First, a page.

The people have spoken, and the Macon County Clerk's office was sharp enough to tally up what they said by 10 p.m. This election was quieter than the 2009 race for Decatur City Council and the mayor, but it wasn't without its surprises and upsets.

A name from what once was Nameless

I've wailed and gnashed my teeth about the Nameless Primary for months now, bemoaning the fact it gave us a $100,000 election that will likely go down as the most ridiculous situation in local politics for years to come, and that it also gave us Reginald Anderson, who has a felony conviction and who on election night managed to capture 371 votes, two more than Robert Lewis, an actual candidate who would have actually been able to be seated if he won.

But the time for wailing, gnashing and felonies is over, because now that the dust has settled, the people have picked a clear winner in Pat McDaniel, after giving him an overwhelming show of support in the primary as well.

McDaniel captured 58 percent of the vote in the primary and 52 percent in the general election, winning election to a two-year term on the council after unsuccessful runs in 2005 and 2009.

McDaniel also proved the night's major upset since his victory means Councilman Jamie Duies, an appointee picked by the mayor and approved by the sitting council, will leave at the end of the month. The Macon County Clerk said no appointee has failed to win election in recent memory.

Turnout was so poor (14.4 percent) that it's difficult to tell if this was more a rejection of Duies or a major show of support for McDaniel. If it's a rejection of Duies, I don't think it's because of the man himself, since he's served respectfully and competently for the short time he's been on the council. Rather, it was likely a rejection of the manner in which he came on the council.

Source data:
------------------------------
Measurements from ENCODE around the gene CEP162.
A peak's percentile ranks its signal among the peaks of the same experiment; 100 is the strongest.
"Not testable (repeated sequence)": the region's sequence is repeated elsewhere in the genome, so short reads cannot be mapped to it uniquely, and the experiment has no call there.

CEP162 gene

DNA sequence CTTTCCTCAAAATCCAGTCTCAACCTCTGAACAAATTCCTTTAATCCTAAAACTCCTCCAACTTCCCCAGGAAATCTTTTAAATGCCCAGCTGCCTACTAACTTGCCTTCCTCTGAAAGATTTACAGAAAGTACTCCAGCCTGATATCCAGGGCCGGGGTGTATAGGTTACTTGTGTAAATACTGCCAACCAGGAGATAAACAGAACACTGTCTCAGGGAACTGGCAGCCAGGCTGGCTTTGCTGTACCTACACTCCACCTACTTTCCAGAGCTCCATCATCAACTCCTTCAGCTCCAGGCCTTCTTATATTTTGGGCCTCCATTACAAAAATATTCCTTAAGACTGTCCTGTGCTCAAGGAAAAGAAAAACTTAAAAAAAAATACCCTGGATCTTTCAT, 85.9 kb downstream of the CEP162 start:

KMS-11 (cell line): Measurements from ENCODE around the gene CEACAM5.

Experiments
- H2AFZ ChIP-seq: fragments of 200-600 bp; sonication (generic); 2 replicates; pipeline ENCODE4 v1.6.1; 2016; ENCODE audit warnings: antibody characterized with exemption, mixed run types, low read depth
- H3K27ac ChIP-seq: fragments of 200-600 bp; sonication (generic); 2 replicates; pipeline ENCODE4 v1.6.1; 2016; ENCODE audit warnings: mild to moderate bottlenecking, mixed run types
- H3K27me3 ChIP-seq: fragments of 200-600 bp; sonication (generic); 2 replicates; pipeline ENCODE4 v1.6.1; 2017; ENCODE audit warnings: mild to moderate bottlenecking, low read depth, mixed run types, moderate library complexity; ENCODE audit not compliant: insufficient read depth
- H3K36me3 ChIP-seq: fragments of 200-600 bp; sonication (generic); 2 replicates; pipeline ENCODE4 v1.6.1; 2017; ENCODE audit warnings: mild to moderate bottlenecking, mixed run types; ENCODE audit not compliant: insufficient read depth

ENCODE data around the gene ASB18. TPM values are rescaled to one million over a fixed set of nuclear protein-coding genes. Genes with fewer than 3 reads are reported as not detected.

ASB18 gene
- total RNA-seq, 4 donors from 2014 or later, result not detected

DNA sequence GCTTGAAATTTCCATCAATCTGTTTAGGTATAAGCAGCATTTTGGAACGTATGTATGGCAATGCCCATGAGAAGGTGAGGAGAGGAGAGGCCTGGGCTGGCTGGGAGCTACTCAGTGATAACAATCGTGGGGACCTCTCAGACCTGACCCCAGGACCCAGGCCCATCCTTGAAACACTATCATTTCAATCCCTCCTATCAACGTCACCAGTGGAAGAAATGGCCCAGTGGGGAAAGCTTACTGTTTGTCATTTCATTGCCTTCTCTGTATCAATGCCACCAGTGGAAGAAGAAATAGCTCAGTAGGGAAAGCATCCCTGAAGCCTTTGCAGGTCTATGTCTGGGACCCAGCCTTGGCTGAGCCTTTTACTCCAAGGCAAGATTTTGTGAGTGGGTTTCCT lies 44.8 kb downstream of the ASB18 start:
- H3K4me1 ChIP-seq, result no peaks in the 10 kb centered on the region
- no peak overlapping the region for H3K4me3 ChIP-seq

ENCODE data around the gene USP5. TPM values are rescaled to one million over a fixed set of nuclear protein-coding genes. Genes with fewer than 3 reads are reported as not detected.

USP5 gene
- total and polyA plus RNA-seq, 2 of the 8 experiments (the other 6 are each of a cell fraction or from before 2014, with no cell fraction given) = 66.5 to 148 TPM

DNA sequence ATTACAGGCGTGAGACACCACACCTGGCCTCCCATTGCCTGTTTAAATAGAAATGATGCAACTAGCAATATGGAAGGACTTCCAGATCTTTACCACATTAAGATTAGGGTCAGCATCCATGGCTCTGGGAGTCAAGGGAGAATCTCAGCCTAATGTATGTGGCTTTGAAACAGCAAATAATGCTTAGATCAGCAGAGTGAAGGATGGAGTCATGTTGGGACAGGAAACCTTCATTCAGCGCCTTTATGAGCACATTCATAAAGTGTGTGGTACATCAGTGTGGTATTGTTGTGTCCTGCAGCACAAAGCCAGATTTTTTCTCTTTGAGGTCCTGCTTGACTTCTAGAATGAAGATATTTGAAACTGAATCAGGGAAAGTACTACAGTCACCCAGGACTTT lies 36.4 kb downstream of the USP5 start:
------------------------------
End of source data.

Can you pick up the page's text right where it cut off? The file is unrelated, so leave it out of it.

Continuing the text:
Matthew Jackson, a candidate for a different seat on the council, urged Mayor Mike McElroy and the council to select an appointee who wasn't also running for the spot, and just days later they selected Duies, who then announced he would run. Duies took 36 percent of the vote in the general election.

Throughout the Nameless Primary, most officials I spoke with were exasperated at the waste and silliness of it all: Six candidates, all write-ins, several of whom didn't appear to care about getting elected, and one who couldn't serve even if he won.  At the same time, and often in the same breath, they said they trusted in the process.

That trust appears not to have been misplaced.  Whatever else may have happened, the final result is that Decatur voters came out to the polls and countermanded the mayor's appointment, putting in their own choice for that council seat.  That they could do so seems to validate that faith.

Councilman McDaniel

McDaniel has always been somewhat of an outsider, but I don't think anybody can doubt that he's familiar with the council's dealings.  He's reported on the council for a number of years for the Decatur Tribune, where he works for former Mayor Paul Osborne, who was also the mayor while McDaniel was reporting, for a time.